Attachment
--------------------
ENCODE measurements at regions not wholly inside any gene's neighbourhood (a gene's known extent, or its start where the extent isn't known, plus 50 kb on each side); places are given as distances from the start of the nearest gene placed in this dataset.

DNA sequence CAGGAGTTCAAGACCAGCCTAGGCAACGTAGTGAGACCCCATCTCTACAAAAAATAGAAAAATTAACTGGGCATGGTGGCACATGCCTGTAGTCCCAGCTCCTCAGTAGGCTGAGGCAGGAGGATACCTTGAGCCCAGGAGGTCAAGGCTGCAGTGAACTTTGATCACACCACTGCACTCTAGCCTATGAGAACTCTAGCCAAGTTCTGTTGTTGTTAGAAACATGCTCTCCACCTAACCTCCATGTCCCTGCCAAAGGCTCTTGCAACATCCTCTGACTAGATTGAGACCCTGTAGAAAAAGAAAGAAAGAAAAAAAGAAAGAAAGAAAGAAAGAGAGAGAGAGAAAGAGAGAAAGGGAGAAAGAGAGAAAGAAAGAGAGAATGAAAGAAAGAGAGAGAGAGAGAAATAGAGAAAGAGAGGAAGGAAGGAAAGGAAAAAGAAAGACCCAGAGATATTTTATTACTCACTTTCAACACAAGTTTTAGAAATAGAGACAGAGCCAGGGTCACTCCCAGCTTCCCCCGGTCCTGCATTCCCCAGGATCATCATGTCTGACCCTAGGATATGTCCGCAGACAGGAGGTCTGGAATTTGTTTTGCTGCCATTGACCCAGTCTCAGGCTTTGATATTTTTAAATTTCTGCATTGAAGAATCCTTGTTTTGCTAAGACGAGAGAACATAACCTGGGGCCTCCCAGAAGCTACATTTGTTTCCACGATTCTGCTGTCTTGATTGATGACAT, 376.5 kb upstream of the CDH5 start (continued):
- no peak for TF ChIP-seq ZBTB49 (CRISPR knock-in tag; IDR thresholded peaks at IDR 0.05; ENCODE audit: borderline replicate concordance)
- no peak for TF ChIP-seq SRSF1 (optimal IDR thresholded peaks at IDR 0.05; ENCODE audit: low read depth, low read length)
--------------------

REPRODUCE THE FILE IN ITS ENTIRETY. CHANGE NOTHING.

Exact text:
ENCODE measurements at regions not wholly inside any gene's neighbourhood (a gene's known extent, or its start where the extent isn't known, plus 50 kb on each side); places are given as distances from the start of the nearest gene placed in this dataset.

DNA sequence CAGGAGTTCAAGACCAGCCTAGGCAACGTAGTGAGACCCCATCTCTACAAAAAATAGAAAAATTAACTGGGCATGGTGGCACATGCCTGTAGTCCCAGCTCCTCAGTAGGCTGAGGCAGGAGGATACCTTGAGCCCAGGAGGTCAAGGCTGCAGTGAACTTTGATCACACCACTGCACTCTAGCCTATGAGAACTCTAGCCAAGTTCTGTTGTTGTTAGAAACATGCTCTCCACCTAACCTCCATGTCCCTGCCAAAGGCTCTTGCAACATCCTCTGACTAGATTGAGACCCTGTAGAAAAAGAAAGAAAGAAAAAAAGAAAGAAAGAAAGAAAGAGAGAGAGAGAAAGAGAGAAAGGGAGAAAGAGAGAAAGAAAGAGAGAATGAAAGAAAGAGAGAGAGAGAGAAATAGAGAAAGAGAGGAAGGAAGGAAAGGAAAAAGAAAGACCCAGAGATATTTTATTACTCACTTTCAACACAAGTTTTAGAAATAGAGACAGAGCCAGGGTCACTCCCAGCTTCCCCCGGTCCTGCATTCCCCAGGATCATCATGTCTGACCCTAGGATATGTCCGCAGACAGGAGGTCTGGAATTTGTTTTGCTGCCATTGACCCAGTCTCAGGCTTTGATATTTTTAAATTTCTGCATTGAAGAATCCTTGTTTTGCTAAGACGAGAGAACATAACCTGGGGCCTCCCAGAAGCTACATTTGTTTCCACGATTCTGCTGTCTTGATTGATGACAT, 376.5 kb upstream of the CDH5 start (continued):
- no peak for TF ChIP-seq ZBTB49 (CRISPR knock-in tag; IDR thresholded peaks at IDR 0.05; ENCODE audit: borderline replicate concordance)
- no peak for TF ChIP-seq SRSF1 (optimal IDR thresholded peaks at IDR 0.05; ENCODE audit: low read depth, low read length)